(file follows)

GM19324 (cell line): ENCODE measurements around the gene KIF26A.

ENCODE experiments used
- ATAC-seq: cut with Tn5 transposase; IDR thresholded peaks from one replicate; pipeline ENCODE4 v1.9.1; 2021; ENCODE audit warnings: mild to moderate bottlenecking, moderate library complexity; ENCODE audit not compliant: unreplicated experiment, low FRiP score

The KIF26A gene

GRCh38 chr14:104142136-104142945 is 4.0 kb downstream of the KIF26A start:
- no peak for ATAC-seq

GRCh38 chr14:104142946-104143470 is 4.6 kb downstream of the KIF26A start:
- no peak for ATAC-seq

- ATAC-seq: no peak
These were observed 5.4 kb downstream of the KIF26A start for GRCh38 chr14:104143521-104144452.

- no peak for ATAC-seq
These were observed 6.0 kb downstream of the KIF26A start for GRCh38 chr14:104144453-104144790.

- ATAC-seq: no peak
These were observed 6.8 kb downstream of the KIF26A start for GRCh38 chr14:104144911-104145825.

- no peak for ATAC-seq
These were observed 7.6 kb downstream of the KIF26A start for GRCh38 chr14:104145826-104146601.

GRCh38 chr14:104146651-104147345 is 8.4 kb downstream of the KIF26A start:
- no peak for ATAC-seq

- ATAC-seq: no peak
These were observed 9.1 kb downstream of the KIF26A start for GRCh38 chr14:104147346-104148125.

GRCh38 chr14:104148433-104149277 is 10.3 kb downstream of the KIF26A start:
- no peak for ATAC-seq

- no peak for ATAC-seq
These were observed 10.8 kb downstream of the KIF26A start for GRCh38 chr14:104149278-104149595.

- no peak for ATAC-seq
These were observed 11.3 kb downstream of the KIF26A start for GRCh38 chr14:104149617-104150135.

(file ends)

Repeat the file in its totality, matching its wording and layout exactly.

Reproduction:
GM19324 (cell line): ENCODE measurements around the gene KIF26A.

ENCODE experiments used
- ATAC-seq: cut with Tn5 transposase; IDR thresholded peaks from one replicate; pipeline ENCODE4 v1.9.1; 2021; ENCODE audit warnings: mild to moderate bottlenecking, moderate library complexity; ENCODE audit not compliant: unreplicated experiment, low FRiP score

The KIF26A gene

GRCh38 chr14:104142136-104142945 is 4.0 kb downstream of the KIF26A start:
- no peak for ATAC-seq

GRCh38 chr14:104142946-104143470 is 4.6 kb downstream of the KIF26A start:
- no peak for ATAC-seq

- ATAC-seq: no peak
These were observed 5.4 kb downstream of the KIF26A start for GRCh38 chr14:104143521-104144452.

- no peak for ATAC-seq
These were observed 6.0 kb downstream of the KIF26A start for GRCh38 chr14:104144453-104144790.

- ATAC-seq: no peak
These were observed 6.8 kb downstream of the KIF26A start for GRCh38 chr14:104144911-104145825.

- no peak for ATAC-seq
These were observed 7.6 kb downstream of the KIF26A start for GRCh38 chr14:104145826-104146601.

GRCh38 chr14:104146651-104147345 is 8.4 kb downstream of the KIF26A start:
- no peak for ATAC-seq

- ATAC-seq: no peak
These were observed 9.1 kb downstream of the KIF26A start for GRCh38 chr14:104147346-104148125.

GRCh38 chr14:104148433-104149277 is 10.3 kb downstream of the KIF26A start:
- no peak for ATAC-seq

- no peak for ATAC-seq
These were observed 10.8 kb downstream of the KIF26A start for GRCh38 chr14:104149278-104149595.

- no peak for ATAC-seq
These were observed 11.3 kb downstream of the KIF26A start for GRCh38 chr14:104149617-104150135.